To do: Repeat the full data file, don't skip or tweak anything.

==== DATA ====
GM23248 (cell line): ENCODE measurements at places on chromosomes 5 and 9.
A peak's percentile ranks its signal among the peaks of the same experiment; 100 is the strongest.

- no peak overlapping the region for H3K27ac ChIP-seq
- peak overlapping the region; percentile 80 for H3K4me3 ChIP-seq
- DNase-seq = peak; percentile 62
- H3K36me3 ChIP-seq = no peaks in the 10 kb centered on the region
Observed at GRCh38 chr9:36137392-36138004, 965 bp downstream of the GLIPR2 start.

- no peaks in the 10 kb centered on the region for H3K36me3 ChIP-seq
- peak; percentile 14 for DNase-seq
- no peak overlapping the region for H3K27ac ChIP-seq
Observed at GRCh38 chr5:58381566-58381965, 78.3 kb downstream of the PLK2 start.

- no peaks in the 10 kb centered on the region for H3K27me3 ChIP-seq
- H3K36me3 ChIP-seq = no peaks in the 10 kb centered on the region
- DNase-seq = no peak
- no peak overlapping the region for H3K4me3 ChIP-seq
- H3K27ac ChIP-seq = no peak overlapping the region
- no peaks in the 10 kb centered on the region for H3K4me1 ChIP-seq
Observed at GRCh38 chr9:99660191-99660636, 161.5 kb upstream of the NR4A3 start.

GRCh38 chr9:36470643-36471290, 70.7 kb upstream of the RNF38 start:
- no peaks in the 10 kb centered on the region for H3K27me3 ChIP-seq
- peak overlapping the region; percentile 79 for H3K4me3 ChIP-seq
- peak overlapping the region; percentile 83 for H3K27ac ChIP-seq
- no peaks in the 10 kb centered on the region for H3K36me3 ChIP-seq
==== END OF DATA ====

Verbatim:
GM23248 (cell line): ENCODE measurements at places on chromosomes 5 and 9.
A peak's percentile ranks its signal among the peaks of the same experiment; 100 is the strongest.

- no peak overlapping the region for H3K27ac ChIP-seq
- peak overlapping the region; percentile 80 for H3K4me3 ChIP-seq
- DNase-seq = peak; percentile 62
- H3K36me3 ChIP-seq = no peaks in the 10 kb centered on the region
Observed at GRCh38 chr9:36137392-36138004, 965 bp downstream of the GLIPR2 start.

- no peaks in the 10 kb centered on the region for H3K36me3 ChIP-seq
- peak; percentile 14 for DNase-seq
- no peak overlapping the region for H3K27ac ChIP-seq
Observed at GRCh38 chr5:58381566-58381965, 78.3 kb downstream of the PLK2 start.

- no peaks in the 10 kb centered on the region for H3K27me3 ChIP-seq
- H3K36me3 ChIP-seq = no peaks in the 10 kb centered on the region
- DNase-seq = no peak
- no peak overlapping the region for H3K4me3 ChIP-seq
- H3K27ac ChIP-seq = no peak overlapping the region
- no peaks in the 10 kb centered on the region for H3K4me1 ChIP-seq
Observed at GRCh38 chr9:99660191-99660636, 161.5 kb upstream of the NR4A3 start.

GRCh38 chr9:36470643-36471290, 70.7 kb upstream of the RNF38 start:
- no peaks in the 10 kb centered on the region for H3K27me3 ChIP-seq
- peak overlapping the region; percentile 79 for H3K4me3 ChIP-seq
- peak overlapping the region; percentile 83 for H3K27ac ChIP-seq
- no peaks in the 10 kb centered on the region for H3K36me3 ChIP-seq